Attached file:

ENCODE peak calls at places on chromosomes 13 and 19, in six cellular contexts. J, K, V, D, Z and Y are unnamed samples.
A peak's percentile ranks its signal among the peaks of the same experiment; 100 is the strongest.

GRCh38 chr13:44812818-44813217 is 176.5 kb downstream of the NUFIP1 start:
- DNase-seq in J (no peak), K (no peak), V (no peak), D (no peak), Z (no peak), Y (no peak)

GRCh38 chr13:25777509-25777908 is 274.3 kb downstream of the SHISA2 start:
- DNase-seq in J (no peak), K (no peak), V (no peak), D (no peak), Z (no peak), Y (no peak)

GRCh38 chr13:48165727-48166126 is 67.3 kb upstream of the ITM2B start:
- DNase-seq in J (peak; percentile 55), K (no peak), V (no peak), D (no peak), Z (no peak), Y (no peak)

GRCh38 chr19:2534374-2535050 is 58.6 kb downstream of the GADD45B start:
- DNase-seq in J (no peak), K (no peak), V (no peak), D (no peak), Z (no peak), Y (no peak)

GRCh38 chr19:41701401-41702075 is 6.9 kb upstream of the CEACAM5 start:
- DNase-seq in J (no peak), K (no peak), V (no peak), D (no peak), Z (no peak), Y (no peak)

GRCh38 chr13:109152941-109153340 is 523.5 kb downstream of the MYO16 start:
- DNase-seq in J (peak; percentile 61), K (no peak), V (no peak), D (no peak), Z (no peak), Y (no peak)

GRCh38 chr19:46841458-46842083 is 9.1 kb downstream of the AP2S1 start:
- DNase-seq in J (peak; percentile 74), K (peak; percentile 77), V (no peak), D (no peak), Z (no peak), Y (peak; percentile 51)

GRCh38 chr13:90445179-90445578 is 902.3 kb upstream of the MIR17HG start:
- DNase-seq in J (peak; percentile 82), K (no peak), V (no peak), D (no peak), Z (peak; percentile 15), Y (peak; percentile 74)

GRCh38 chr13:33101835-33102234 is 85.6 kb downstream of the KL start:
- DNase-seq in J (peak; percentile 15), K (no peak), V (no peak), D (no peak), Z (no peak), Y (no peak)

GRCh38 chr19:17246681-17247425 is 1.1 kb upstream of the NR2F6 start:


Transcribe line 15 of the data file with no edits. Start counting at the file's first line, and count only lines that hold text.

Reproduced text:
GRCh38 chr19:46841458-46842083 is 9.1 kb downstream of the AP2S1 start: